University separates Homecoming from Turkey Day Classic


David Campbell/University Photographer

The opening of the new stadium was realized in November 2013 for as the Hornets played Tuskegee University for the 89th Turkey Day Classic football game.

Nefsa'Hyatt Brown, Editor-in-Chief

After celebrating homecoming for almost 100 years during the week of Thanksgiving, the University decided to separate homecoming from the Turkey Day Classic. The topic of separating the two has been debated for years among some alumni and students, but there was no action taken by the administration.

Originally, the two were merged for several reasons.  First, the holiday allowed more people to participate in the celebration, the holiday was accommodating to classroom teachers who were off of work to attend the classic, and it allowed students who were in grades K-12 to come to downtown Montgomery on Thanksgiving Day for the annual parade.

Now that the campus culture has changed, Tuskegee is no longer able to play the game during the week of Thanksgiving, and many students depart for their home towns during the Thanksgiving holidays, the University decided it is in the best interest of the current student body and alumni to separate the two.

This year, homecoming will be held on Oct 10th, as the Hornets will take on the Southern University Jaguars. In a press release, the university’s Director of Intercollegiate Athletics Jennifer Lynne Williams commented on her department’s excitement in announcing the big change.

“Our students, who are a big part of our gameday atmosphere, will be able to experience homecoming like many students around the country,” she said, “We have also surveyed our alumni and heard directly from many of them who have requested that the Homecoming game be separated from the Turkey Day Classic. By moving Homecoming to a different date, our fans will now have the opportunity to take part in three big home contests with the Labor Day Classic and the Turkey Day Classic.”

Students shared their excitement saying that the change is great for the student body.

Zakiyah Stirrup, a junior business management major, expressed her appreciation of the change as it will eliminate the confusion between the ‘student homecoming’ versus the ‘real” homecoming.’

“I think that was a great internal change and now students can celebrate on one accord with alumni instead of having separate celebrations, which has to lead to confusion in the past on which one is the real homecoming,” she said.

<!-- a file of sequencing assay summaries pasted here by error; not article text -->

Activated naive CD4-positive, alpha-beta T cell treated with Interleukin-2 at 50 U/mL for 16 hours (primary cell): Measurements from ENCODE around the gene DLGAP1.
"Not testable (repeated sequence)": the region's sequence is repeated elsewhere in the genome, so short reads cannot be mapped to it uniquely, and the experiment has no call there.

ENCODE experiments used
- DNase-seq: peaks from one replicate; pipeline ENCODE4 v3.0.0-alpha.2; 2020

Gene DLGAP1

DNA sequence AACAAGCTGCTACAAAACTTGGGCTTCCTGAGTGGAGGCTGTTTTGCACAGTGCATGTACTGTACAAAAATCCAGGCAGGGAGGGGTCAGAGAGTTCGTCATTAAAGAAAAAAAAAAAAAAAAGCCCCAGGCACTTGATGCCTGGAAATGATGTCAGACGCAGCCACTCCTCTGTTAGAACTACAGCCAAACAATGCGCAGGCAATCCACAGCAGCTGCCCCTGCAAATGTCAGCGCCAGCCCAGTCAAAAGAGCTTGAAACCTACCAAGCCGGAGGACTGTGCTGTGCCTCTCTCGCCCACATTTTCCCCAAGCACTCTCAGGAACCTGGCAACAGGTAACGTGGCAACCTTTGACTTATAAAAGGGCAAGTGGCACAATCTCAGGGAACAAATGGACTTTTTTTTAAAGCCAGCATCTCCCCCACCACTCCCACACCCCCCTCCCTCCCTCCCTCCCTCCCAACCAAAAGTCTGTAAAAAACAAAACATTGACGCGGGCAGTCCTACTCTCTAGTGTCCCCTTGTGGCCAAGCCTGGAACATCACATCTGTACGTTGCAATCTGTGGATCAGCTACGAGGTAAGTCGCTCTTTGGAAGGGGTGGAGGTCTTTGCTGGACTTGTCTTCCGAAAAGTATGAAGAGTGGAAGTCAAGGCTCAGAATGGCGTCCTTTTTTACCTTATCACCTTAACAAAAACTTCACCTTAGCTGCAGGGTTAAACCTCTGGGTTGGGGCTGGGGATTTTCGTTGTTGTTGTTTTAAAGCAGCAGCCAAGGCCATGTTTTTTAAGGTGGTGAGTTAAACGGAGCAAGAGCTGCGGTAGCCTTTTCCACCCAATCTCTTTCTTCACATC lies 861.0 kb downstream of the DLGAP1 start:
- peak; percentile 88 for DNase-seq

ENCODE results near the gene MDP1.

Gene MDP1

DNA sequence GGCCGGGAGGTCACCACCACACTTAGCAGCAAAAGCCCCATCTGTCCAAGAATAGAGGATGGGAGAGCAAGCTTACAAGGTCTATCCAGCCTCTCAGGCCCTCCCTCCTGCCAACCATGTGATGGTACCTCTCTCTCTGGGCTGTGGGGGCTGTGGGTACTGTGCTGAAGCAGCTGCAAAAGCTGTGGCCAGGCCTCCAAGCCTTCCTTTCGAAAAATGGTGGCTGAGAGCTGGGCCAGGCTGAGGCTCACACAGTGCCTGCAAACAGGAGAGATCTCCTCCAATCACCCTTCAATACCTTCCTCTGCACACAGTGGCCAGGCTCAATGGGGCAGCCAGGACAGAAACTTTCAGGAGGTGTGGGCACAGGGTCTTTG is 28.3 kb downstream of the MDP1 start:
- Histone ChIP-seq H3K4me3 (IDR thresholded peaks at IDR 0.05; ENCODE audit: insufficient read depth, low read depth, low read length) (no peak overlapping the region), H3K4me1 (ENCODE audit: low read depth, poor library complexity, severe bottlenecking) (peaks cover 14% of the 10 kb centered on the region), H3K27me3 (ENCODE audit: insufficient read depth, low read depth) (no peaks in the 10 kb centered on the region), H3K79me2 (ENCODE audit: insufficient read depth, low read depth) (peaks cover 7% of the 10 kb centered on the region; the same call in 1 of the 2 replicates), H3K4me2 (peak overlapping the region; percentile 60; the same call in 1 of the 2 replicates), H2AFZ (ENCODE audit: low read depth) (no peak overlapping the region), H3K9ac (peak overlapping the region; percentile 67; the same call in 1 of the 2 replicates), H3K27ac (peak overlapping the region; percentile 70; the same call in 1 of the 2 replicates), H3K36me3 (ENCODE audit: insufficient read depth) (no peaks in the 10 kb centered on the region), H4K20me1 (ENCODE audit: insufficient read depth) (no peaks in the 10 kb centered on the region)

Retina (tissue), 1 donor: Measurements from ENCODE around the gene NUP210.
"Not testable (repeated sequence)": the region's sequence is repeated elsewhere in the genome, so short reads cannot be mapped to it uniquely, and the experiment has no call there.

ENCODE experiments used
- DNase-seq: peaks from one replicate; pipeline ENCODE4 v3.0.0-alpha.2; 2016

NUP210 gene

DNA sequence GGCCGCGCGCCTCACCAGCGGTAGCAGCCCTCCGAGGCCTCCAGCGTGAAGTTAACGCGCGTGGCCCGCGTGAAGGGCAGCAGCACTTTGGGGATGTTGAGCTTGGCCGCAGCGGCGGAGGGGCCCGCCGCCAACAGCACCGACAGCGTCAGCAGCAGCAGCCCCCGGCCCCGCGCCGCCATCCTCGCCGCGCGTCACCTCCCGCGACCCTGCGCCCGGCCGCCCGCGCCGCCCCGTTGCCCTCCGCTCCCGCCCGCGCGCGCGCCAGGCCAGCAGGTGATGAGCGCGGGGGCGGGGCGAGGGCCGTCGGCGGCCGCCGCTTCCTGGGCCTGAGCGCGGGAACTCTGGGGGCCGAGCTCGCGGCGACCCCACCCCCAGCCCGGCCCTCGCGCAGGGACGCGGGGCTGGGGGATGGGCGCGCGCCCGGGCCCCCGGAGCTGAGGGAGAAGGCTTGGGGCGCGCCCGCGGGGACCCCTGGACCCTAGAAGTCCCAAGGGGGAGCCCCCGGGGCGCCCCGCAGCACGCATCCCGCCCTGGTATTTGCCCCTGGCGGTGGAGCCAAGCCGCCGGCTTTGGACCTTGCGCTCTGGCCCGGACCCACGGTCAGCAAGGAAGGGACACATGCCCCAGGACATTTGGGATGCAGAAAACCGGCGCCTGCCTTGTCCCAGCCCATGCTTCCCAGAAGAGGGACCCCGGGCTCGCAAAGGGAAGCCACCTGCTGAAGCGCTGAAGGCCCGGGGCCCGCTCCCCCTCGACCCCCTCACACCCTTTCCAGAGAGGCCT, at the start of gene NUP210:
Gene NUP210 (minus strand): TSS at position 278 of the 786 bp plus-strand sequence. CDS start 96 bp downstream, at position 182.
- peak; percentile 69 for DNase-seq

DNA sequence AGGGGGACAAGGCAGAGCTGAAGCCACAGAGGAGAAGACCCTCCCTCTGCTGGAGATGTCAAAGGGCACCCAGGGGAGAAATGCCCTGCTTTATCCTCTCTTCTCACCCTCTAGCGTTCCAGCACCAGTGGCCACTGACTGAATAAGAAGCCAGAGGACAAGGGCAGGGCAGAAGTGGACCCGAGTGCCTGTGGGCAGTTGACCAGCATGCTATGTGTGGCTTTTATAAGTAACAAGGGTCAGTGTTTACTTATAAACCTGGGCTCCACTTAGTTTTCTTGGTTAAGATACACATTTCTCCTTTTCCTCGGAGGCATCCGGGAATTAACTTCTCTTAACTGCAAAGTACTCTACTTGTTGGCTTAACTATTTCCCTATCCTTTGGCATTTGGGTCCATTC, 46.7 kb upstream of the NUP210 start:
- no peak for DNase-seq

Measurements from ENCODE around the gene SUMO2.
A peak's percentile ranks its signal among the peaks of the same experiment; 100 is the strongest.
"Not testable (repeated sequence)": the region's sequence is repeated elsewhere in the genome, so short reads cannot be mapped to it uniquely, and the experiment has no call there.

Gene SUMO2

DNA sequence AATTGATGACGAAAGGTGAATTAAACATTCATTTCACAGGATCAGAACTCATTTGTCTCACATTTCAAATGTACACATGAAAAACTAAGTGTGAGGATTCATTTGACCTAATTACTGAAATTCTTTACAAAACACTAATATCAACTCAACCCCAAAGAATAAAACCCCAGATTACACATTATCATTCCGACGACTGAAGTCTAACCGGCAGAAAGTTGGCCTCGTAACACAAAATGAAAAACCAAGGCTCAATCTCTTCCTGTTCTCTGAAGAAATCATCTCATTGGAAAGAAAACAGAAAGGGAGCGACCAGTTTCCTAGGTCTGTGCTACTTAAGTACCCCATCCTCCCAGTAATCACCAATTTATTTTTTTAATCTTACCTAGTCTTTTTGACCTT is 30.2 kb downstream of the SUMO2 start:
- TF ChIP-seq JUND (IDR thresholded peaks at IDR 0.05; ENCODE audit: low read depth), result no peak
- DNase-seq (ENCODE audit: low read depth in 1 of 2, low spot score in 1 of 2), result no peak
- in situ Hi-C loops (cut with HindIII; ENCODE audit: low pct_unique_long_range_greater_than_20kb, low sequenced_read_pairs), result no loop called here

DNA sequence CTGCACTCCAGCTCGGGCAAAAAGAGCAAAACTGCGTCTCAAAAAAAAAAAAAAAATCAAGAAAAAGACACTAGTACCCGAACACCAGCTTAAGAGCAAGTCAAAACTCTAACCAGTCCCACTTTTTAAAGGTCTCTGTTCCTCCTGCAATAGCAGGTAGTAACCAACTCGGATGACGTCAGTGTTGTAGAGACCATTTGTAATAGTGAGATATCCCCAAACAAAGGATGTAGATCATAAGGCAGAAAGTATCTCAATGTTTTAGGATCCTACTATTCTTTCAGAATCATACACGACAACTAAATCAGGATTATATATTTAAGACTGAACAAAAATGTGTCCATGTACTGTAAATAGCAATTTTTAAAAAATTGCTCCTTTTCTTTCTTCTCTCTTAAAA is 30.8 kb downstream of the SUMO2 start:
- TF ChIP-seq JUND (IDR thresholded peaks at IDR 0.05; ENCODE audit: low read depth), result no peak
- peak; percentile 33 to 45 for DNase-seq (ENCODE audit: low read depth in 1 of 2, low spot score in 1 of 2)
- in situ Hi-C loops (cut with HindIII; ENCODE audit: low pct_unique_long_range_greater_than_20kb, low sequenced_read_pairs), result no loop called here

Adding onto Stirrup’s sentiments, the 2019-2020 Student Government Association Executive Secretary David Hammond Jr., believes the move is positive for the student body, as most of the previous years’ events have always been catered to the alumni, versus the students.

“I feel like that was a positive move for the student body,” Hammond said.  “… after being here for the past three years, I haven’t had a true homecoming experience because the first two years I went home and last year I stayed here because I was a student leader but everything was catered to the alumni from the events to the gala. I feel like this move was for the student body so hopefully next year it [homecoming] is catered to the student body just as much as the alumni.”

Romantic Becote, a junior a forensic biology major from Anderson, Ind., agreed to add that as an out-of-state student, this decision would allow her to both celebrate homecoming and also be with her family during the holidays.

“I feel like that was a great decision made by the university,” Becote said, “especially since I am from out of town and I always miss out on homecoming festivities because I go home. It’s nice to have homecoming a little earlier so that I can celebrate and still be able to go home and be with my family.”

University President Quinton T. Ross Jr., Ed.D spoke on behalf of the university’s decision to make the change, explaining that there was careful consideration of the impact of separating the two.  As a university alumnus, Ross explained that the departure from tradition is not remiss to him, however, the decision ultimately was about “providing opportunities for students” and the university’s commitment to moving forward.

As a result of the university’s departure from that tradition, many Montgomery, Ala. natives and alumni do not view the change with the same fondness.

Sophomore Kirk Davis, an English secondary education major, believes that the change will be very weird for him given the importance of Turkey Day Classic not only to him but his family.

“Since I grew up here and it’s always been on Thanksgiving Day, it’s going to be sort of weird for me. A lot of my father’s friends and their families travel here on Thanksgiving to attend homecoming,” said Davis. “That’s usually when their kids [my friends] and I link up. So,  now that it’s going to be earlier than usual, it’s going to be weird for me. I know that despite the change Turkey Day Classic will still happen but since it’s no longer homecoming people are not obligated to come back for Thanksgiving … it’s the end of a tradition.”